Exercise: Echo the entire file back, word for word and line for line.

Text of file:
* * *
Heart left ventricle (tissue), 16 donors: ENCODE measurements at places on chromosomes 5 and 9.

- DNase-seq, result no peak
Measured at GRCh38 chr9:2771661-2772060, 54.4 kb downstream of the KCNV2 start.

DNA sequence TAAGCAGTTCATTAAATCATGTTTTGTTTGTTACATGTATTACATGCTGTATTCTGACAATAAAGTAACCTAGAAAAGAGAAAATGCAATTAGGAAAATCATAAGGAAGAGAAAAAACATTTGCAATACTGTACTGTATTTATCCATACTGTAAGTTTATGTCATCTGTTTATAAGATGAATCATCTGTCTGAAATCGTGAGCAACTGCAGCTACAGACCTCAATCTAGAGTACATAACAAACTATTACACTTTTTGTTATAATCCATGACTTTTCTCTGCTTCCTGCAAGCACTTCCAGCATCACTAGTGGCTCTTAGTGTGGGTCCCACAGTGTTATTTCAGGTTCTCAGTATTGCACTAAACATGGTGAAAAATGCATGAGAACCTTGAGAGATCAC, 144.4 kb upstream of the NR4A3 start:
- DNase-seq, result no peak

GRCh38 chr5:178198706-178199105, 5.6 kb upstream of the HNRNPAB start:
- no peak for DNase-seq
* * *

Heart left ventricle (tissue), 16 donors: ENCODE measurements at places on chromosomes 5 and 9.

- DNase-seq, result no peak
Measured at GRCh38 chr9:2771661-2772060, 54.4 kb downstream of the KCNV2 start.

DNA sequence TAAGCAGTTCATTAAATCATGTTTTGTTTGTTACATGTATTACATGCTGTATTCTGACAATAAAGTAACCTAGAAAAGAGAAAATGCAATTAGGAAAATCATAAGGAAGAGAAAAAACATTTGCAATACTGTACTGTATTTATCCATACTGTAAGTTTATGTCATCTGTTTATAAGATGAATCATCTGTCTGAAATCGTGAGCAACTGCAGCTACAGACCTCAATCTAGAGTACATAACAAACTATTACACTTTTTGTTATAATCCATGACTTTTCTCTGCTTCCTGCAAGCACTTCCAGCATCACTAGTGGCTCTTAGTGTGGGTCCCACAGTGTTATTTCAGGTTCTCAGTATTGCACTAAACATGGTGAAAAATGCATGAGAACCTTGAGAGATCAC, 144.4 kb upstream of the NR4A3 start:
- DNase-seq, result no peak

GRCh38 chr5:178198706-178199105, 5.6 kb upstream of the HNRNPAB start:
- no peak for DNase-seq